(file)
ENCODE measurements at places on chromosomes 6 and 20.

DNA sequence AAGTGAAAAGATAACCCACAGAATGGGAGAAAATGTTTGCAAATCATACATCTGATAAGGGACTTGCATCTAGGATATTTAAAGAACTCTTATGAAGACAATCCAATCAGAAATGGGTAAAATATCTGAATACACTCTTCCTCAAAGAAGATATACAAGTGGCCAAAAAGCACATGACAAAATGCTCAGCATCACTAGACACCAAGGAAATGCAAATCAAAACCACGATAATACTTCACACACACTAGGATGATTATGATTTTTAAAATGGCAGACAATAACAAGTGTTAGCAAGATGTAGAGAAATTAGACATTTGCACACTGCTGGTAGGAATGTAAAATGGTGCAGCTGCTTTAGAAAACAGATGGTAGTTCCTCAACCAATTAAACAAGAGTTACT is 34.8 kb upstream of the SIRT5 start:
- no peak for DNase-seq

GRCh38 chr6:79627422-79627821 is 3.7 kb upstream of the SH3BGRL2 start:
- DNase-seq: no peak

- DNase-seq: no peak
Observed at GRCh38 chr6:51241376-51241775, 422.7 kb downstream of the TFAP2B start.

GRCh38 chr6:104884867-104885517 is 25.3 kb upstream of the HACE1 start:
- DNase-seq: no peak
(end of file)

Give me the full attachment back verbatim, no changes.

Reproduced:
ENCODE measurements at places on chromosomes 6 and 20.

DNA sequence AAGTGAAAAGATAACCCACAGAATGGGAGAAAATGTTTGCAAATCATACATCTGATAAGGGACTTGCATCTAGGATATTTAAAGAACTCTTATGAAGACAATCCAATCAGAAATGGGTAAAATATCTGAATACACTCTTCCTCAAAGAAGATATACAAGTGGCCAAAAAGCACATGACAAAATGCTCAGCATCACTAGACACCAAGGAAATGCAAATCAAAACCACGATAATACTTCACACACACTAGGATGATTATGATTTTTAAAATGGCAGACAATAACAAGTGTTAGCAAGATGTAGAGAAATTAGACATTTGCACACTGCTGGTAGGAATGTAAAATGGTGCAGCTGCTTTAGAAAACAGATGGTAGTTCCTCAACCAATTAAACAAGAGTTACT is 34.8 kb upstream of the SIRT5 start:
- no peak for DNase-seq

GRCh38 chr6:79627422-79627821 is 3.7 kb upstream of the SH3BGRL2 start:
- DNase-seq: no peak

- DNase-seq: no peak
Observed at GRCh38 chr6:51241376-51241775, 422.7 kb downstream of the TFAP2B start.

GRCh38 chr6:104884867-104885517 is 25.3 kb upstream of the HACE1 start:
- DNase-seq: no peak